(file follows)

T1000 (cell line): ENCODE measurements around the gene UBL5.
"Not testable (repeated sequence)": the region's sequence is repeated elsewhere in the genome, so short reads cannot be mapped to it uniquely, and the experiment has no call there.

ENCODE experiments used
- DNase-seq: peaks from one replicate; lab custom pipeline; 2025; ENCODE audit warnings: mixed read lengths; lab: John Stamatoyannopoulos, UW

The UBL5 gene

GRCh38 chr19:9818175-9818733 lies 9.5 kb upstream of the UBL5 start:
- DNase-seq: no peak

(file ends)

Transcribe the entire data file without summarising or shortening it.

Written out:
T1000 (cell line): ENCODE measurements around the gene UBL5.
"Not testable (repeated sequence)": the region's sequence is repeated elsewhere in the genome, so short reads cannot be mapped to it uniquely, and the experiment has no call there.

ENCODE experiments used
- DNase-seq: peaks from one replicate; lab custom pipeline; 2025; ENCODE audit warnings: mixed read lengths; lab: John Stamatoyannopoulos, UW

The UBL5 gene

GRCh38 chr19:9818175-9818733 lies 9.5 kb upstream of the UBL5 start:
- DNase-seq: no peak